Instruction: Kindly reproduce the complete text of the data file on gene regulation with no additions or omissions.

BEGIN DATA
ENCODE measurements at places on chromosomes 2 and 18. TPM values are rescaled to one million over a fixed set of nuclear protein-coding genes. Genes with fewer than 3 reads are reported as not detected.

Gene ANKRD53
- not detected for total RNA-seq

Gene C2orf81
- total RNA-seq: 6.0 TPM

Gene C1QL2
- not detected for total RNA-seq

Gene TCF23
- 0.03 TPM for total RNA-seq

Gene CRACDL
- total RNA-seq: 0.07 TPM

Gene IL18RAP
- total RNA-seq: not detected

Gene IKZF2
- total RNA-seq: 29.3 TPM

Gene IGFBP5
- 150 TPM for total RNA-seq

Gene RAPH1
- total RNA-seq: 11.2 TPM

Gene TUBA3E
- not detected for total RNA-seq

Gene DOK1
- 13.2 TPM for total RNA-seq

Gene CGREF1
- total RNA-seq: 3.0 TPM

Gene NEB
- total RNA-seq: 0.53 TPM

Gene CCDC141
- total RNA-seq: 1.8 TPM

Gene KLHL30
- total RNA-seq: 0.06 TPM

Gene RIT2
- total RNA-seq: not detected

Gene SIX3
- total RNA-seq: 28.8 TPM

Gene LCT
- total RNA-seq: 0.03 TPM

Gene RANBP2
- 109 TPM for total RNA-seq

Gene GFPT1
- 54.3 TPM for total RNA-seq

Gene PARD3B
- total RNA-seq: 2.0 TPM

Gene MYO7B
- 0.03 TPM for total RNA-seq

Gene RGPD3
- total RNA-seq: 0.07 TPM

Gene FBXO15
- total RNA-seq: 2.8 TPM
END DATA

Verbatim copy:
ENCODE measurements at places on chromosomes 2 and 18. TPM values are rescaled to one million over a fixed set of nuclear protein-coding genes. Genes with fewer than 3 reads are reported as not detected.

Gene ANKRD53
- not detected for total RNA-seq

Gene C2orf81
- total RNA-seq: 6.0 TPM

Gene C1QL2
- not detected for total RNA-seq

Gene TCF23
- 0.03 TPM for total RNA-seq

Gene CRACDL
- total RNA-seq: 0.07 TPM

Gene IL18RAP
- total RNA-seq: not detected

Gene IKZF2
- total RNA-seq: 29.3 TPM

Gene IGFBP5
- 150 TPM for total RNA-seq

Gene RAPH1
- total RNA-seq: 11.2 TPM

Gene TUBA3E
- not detected for total RNA-seq

Gene DOK1
- 13.2 TPM for total RNA-seq

Gene CGREF1
- total RNA-seq: 3.0 TPM

Gene NEB
- total RNA-seq: 0.53 TPM

Gene CCDC141
- total RNA-seq: 1.8 TPM

Gene KLHL30
- total RNA-seq: 0.06 TPM

Gene RIT2
- total RNA-seq: not detected

Gene SIX3
- total RNA-seq: 28.8 TPM

Gene LCT
- total RNA-seq: 0.03 TPM

Gene RANBP2
- 109 TPM for total RNA-seq

Gene GFPT1
- 54.3 TPM for total RNA-seq

Gene PARD3B
- total RNA-seq: 2.0 TPM

Gene MYO7B
- 0.03 TPM for total RNA-seq

Gene RGPD3
- total RNA-seq: 0.07 TPM

Gene FBXO15
- total RNA-seq: 2.8 TPM